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High school’s choir regains right to perform in churches


SEMINOLE, Fla. (BP)–It took “persistence” and “prayer,” but the 84-voice Seminole High School Gospel Choir was handed a victory Nov. 22 when the local school board issued new guidelines allowing the choir to perform at events held in churches.

The award-winning choir was barred from performing at a community wide memorial service honoring the memories of the Sept. 11 terrorist attacks on America.

“I am rejoicing,” Jimmy Dale Patterson told the Florida Baptist Witness. Patterson is pastor of Central Baptist Church in Sanford, Fla., where the event was to have taken place. “God used his people to bring resolution to this injustice. Not only his people, but the prayer of his people.”

The Sept. 11 memorial service, one of four at Central Baptist, was designed to honor local elected public officials, including mayors, judges and members of the Seminole County School Board.

Matt Staver, president of Orlando-based Liberty Counsel, was a featured speaker at the well-attended event, and has been working with the choir to develop guidelines for singing at “religious” events.

Liberty Counsel, in a response to the action, faxed a legal opinion outlining three federal court of appeals cases that ruled school choirs may sing religious songs, and that barring the group from singing at a church was not only unconstitutional, but also “imprudent” in light of the September 11 memorial. In a Sept. 11 press release, the organization had said they were considering a federal lawsuit.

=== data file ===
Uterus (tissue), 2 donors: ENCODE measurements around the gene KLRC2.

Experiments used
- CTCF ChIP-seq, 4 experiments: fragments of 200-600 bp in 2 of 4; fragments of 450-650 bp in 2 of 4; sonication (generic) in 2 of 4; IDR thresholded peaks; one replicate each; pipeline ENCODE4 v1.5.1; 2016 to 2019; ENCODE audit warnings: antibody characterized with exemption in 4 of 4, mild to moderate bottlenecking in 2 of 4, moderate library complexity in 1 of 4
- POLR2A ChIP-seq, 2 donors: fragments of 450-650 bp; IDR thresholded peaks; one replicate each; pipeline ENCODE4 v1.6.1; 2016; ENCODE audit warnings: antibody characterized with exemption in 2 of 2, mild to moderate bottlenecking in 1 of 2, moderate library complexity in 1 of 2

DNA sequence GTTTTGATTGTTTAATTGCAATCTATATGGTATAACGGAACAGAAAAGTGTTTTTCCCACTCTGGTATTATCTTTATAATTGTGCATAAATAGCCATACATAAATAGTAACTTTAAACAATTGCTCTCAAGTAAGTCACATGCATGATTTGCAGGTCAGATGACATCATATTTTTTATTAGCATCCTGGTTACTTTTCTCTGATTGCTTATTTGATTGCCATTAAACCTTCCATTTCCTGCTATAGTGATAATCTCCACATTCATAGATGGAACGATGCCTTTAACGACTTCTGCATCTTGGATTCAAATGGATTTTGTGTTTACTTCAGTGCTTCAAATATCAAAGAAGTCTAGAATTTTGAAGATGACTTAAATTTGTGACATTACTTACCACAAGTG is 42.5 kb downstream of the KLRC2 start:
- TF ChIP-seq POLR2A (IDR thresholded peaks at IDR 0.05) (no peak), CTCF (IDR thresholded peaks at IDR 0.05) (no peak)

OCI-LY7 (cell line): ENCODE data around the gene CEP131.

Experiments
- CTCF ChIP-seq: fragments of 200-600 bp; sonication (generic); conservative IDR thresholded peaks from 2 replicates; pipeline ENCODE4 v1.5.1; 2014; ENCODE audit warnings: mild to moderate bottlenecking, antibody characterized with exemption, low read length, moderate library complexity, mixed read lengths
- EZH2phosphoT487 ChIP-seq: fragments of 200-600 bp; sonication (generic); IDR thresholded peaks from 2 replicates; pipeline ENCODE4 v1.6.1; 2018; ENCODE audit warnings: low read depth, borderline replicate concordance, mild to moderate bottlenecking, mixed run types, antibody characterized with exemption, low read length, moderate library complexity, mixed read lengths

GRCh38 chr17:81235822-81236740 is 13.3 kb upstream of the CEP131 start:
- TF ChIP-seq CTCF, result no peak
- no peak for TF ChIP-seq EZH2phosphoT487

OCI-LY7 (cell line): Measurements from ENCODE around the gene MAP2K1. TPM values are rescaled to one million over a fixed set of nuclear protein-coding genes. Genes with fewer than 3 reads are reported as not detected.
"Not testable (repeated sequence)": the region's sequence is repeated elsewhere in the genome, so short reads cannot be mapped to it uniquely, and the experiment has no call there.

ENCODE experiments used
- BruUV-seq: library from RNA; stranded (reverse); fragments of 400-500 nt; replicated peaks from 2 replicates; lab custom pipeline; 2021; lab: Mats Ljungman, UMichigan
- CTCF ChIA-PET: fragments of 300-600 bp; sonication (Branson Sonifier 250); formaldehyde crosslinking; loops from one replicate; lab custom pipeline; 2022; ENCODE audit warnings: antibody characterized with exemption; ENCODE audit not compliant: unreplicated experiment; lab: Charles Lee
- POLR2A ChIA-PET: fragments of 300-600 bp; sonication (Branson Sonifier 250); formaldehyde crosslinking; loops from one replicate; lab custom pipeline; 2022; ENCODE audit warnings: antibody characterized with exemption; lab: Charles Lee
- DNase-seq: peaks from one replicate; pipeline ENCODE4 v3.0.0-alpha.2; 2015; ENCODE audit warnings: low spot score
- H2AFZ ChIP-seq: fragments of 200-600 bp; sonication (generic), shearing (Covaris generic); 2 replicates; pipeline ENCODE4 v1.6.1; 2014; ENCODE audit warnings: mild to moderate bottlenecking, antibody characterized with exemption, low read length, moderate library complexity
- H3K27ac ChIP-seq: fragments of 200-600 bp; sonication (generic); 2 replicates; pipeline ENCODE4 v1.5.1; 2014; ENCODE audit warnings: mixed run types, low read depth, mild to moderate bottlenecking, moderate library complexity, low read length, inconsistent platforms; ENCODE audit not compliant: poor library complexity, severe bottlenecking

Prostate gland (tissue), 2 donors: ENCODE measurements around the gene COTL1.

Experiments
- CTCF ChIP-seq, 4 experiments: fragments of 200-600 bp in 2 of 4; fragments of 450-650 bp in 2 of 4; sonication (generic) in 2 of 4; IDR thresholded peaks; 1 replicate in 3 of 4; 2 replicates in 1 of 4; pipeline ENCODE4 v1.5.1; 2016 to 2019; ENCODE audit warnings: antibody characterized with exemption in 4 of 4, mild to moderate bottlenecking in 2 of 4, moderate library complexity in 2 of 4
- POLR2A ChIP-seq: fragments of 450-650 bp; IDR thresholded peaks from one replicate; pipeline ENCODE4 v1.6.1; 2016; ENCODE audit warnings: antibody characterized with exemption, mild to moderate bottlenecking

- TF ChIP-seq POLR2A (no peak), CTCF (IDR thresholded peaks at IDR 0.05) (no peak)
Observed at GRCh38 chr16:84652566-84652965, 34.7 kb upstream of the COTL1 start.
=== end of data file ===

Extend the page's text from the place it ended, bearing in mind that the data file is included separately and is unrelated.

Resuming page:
The recent decision came after a Nov. 19 school board meeting, according to Staver, when a number of parents and clergy expressed support for the choir.

“There were certain people within the administration who sought to ban the Gospel Choir from singing at religious events,” said Staver, in the Nov. 22 release. “Persistence paid off in this case. Once the matter came to the board with broad support from the community, the issue was finally resolved. I am … thrilled by this announcement as we approach the Christmas season.”

Patterson said the decision sends a message to the community-at-large.

“I think it shows the Christian community is concerned about what is happening in our public schools,” he said. “It is an encouragement that when we make our voices heard in a clear and prophetic and uncompromised way, that we’ll have the greatest influence on those who make the decisions.”
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  • Joni B. Hannigan